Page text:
PHY202 — (Python) Programming for Physicists | Learning | Beckstein Lab

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PHY202 — (Python) Programming for Physicists

PHY202 — (Python) Programming for Physicists

PHY202 is a fully online class that provides an introduction to programming in the Python programming language for physics majors. Although the examples are drawn from first year physics, anyone who is familiar with Newton’s equations of motions and ordinary differential equations will be able to follow. The overall goal is to enable students to write programs to solve their own numerical problems, no matter where the problems come from.

No programming experience is required. Although only 1 credit hour, the class is intense and requires the student to be serious about wanting to learn programming.

PHY202 is offered every semester (Fall, Spring, Summer) to give students an opportunity to learn programming as soon as they can fit the class into their schedule.

The class was designed as part of the new Online BA in Physics (see also description at ASU Online) but can be taken by anyone fullfiling the prerequisites.

The class can also be taken by anyone interested, even if not currently at ASU, by registering as a non-degree-seeking student and signing up. Feel free to contact the instructor, Dr. Beckstein, if you have questions or problems signing up.


PHY202 is an introductory class that teaches programming in the widely used Python language with applications to physics problems. This course covers the fundamentals of procedural and object oriented programming in Python together with the commonly used scientific libraries numpy for fast array computations and matplotlib for publication-quality plotting and visualization.

Course Learning Outcomes

At the completion of this course, students will be able to:

  • write programs in Python to solve problems in physics;
  • understand how to conceptualize and formalize a physics problem, cast it into equations, select or derive an algorithm to solve these equations, implement the algorithm in Python code, run the code, and visualize and analyze the output.

These skills are applicable to a wide range of problems and enable them to solve problems using computation that cannot be solved otherwise. The learning objectives are structured so that students achieve their educational goals by working out the exercises, assignments, and tests sequentially.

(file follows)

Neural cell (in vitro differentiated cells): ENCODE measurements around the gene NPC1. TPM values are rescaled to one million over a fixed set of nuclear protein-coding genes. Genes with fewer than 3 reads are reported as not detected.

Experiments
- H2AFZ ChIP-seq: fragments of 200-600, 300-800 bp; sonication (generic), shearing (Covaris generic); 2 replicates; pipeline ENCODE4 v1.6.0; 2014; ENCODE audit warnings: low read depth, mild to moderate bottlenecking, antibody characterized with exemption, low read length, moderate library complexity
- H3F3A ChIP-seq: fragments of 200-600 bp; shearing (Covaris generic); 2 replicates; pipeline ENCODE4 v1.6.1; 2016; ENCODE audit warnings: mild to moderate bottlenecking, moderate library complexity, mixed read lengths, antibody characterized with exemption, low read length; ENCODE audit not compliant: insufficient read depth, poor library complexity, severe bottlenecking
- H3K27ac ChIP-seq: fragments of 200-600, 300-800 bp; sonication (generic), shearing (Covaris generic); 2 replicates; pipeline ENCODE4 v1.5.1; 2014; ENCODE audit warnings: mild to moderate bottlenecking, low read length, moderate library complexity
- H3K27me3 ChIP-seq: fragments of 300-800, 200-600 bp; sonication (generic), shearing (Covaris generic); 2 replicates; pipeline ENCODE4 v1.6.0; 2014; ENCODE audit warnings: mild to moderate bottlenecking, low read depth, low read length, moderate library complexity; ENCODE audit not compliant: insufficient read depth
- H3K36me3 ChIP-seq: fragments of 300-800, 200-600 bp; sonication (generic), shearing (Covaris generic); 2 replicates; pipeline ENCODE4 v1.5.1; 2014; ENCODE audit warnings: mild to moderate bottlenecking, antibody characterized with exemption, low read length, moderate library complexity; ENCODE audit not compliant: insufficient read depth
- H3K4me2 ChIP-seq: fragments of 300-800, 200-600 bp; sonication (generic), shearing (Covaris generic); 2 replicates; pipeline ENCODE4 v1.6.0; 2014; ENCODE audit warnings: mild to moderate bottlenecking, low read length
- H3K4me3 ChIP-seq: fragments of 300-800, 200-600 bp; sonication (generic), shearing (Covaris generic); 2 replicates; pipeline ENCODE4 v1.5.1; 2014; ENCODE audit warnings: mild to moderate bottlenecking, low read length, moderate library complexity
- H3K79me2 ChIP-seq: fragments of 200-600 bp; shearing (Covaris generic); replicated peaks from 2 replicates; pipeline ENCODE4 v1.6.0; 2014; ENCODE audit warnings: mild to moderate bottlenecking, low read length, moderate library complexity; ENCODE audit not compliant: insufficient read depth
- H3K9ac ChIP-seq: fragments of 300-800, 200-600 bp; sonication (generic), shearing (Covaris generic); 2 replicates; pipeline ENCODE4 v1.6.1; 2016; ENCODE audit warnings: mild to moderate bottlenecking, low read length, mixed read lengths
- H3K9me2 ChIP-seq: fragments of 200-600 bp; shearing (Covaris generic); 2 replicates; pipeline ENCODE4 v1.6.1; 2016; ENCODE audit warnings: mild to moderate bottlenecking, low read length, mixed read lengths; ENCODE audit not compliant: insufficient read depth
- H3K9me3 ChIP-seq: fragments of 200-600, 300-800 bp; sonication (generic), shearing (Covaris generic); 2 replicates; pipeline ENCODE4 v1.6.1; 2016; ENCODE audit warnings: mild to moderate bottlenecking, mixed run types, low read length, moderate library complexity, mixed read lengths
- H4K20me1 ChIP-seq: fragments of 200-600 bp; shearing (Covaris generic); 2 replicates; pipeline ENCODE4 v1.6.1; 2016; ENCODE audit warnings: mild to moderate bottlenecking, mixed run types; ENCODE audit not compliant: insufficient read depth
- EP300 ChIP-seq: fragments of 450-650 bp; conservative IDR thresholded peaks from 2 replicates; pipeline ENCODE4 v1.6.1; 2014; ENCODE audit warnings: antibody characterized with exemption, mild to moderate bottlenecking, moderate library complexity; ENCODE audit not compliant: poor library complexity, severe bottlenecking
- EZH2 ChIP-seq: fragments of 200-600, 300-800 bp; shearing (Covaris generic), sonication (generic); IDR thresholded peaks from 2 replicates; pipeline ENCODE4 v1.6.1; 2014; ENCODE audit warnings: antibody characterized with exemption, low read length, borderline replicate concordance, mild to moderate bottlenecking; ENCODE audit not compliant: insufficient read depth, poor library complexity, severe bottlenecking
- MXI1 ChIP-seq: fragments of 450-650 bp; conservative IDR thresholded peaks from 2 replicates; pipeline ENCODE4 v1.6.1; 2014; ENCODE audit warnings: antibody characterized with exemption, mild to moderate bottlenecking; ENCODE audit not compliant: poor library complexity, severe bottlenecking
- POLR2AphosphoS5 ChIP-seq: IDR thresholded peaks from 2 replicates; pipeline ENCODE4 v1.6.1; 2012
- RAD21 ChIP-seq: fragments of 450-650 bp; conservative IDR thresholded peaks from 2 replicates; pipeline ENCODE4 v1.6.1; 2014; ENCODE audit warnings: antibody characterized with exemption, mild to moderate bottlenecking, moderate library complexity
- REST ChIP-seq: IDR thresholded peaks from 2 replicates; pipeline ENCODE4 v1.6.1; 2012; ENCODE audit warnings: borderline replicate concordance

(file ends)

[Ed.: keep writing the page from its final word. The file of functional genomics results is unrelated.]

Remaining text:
The class also prepares students for more advanced classes such as PHY432 — Computational Methods in Physics.


The emphasis of the class is on students programming and solving problems. Students primarily work through an interactive text book (a zyBook) with integrated programming exercises (“zyLabs”). Students write code interactively in a browser environment. The environment provides immediate, automated feedback and can also provide progressive hints to solutions. All assignments are administered through this system. The zyBook is a customized and enhanced version of the Programming Python 3 zyBook, which includes not only basic Python but also applications in Physics.

Instructional videos and other content are provided to explain specific details or put the work into a broader context.

Lesson outline

The class runs in the typical online format with one Module per week. Each week, students have to complete reading and homework assignments. Below is a broad overview of each module’s content

Module 1

  1. installing a Python development environment
  2. fundamentals of hard- and software
  3. the Python interpreter
  4. basic data types, variables modules

Module 2

  1. flow control
  2. container data types
  3. Midterm Test 1

Module 3

  1. functions
  2. modules and packages
  3. plotting with matplotlib

Module 4

  1. debugging techniques, exceptions and assertions in Python
  2. advanced plotting with matplotlib
  3. fundamentals of objects and object-oriented programming
  4. Midterm Test 2

Module 5

  1. NumPy (numerical python, working with arrays)
  2. Case Study I: The non-linear pendulum

Module 6

  1. text and files
  2. Case Study II: Analyzing experimental data

Module 7

  1. advanced NumPy (linear algebra and fast array operations)
  2. Case Study III: Solving problems in electrostatics (Laplace’s and Poisson’s equation in 2D)
  3. Final Test/Project


Enrollment: Prerequisite(s): MAT 267 or 272 with C or better; PHY 151 with a C or better or PHY 131 and PHY 132 with C or better (basically, Newtonian physics, ordinary differential equations, vectors)

Text book: You need to buy access to the customized version of the zyBook; details will be made available when enrolling in the class. Familiarize yourself with how to work with the the zyBook and zyLab platform

You need a laptop where you can install software, namely the Anaconda Python distribution so that you can develop and run code locally. (The course provides instructions and helpful hints on how to do this.)


The class is 1 credit hour and runs in the A session (7.5 weeks) of each Spring, Summer, and Fall semesters.

The class is available either as an iCourse (for on-ground students) or online through ASU Online; it’s the same online class, just under different labels. Search for PHY 202 in the ASU course catalog

The class encourages working together (programming is often done in teams, as is most research!) with specific rules for allowed collaboration for assignments and exams. The Canvas discussion forum and (optionally) a Discord Server provide informal spaces for collaboration and rapid interactions with the instructional team and between students.

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